I spend less and less time on Facebook. So I’m on Twitter. I saw a tweet recently that encapsulates the total fail of modern news feeds:
“Here’s an outrageous algorithm idea, bear with me: a feed that shows you posts made by people you follow, in the order they were posted.” (https://twitter.com/BOKHOOTOS/status/953398351810187266)
Facebook and Twitter etc. are all glorified fancy RSS feeds. Back in the day, Google Feed Reader and other desktop RSS readers would provide you with an easy way to check out new posts from your favourite sources. You could see if other people had shared or blogged about sources using a variety of sites and scripts, for example Bloglines or Technorati. We used Waypath to keep an eye on who shared our blogposts. It was a bit cumbersome, but, it worked. You weren’t plagued by useless ads, annoying dumbed-down posts from what would in the past have been referred to as the gossip columns. Big business wasn’t interfering with your user experience.
Algorithms were in their infancy. If you used iGoogle news (another multiple feed based interface system), you might have noticed their baby steps to interfere with how you saw news feed posts – if you’d had a moment of weakness and clicked on that item about Michael Jackson, you paid the price by then being subjected to increasing amounts of other gossip news that you had zero interest in. It was annoying, people didn’t like it.
Fast forward to today. Facebook, when directly compared to Twitter – and assuming you are an educated and sentient human – provides stark contrast: the banal with the intelligent, the facile with the interesting. Sure, we still live in bubbles of shared values, I believe that’s a completely natural behaviour and nothing new, it’s broadcast media’s job to break that bubble, as ‘everyone’ is exposed to that. But the steady drip drip of meaningless sludge you increasingly must wade through in order to find something of interest on Facebook is pushing people away.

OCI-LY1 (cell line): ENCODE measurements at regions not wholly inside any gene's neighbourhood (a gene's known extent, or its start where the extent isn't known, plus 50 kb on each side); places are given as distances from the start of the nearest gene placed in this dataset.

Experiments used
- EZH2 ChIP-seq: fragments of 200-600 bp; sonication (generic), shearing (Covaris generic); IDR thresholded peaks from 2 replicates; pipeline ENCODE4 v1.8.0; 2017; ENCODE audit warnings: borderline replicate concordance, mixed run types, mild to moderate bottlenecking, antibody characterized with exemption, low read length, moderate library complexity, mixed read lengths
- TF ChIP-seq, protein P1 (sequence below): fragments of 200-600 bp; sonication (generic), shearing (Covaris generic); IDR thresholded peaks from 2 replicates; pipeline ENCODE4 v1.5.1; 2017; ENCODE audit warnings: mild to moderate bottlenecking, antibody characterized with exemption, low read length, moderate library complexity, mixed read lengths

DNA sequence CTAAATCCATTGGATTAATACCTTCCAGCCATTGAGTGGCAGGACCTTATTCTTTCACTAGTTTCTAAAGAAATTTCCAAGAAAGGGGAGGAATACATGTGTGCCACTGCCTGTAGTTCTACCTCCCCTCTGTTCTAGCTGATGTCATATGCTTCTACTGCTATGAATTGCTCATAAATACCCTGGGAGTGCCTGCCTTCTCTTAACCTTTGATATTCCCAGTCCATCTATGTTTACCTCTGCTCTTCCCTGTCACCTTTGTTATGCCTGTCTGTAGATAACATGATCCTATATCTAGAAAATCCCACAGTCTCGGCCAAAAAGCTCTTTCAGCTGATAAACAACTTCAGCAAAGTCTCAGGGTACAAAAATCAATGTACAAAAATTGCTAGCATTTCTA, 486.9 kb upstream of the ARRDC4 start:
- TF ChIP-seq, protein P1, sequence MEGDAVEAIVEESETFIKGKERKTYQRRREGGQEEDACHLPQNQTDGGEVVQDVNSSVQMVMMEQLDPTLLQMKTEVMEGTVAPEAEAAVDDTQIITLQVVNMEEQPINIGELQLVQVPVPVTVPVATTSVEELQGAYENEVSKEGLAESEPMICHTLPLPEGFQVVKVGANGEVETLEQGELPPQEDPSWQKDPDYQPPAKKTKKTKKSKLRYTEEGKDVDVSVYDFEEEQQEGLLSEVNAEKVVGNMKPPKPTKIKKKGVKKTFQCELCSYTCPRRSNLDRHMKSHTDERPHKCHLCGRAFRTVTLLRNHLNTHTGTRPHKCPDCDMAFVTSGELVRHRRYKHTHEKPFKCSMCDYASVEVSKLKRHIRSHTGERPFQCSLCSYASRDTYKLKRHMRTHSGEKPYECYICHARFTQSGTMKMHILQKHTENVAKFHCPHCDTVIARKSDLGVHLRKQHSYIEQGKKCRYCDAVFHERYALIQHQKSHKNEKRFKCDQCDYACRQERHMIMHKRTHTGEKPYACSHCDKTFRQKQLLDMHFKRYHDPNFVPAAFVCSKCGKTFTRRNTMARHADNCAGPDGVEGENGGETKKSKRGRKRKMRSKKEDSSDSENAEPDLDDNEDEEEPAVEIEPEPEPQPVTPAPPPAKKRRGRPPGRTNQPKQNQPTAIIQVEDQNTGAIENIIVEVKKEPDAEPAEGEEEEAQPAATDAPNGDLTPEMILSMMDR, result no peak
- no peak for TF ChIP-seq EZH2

The kids got bored with Facebook a while ago, probably when it was still fairly interesting to us grown ups. Maybe they were told they wanted infantile immediate self entitled gratification like Instagram or Snapchat. But Snapchat is dying. And now we are leaving Facebook too. In the end, no matter what The Facebook does to utilise its vast big data resource, it won’t work. Simple things work. The ‘most recent’ feed works, that’s what we want, that’s what we’ve always wanted. We don’t want too many sponsored ads or posts, we don’t mind a few, a few. Maybe big data needs to heed this persistent signal that all their analysis and interpretation makes no difference to ordinary human behaviour. Let’s hope so.
Finally: if you are on The Facebook, keep it trivial or very dumbed down. Those posts get the most likes and comments, so you can stay in everyone’s feed the longest and annoy the hell out of them.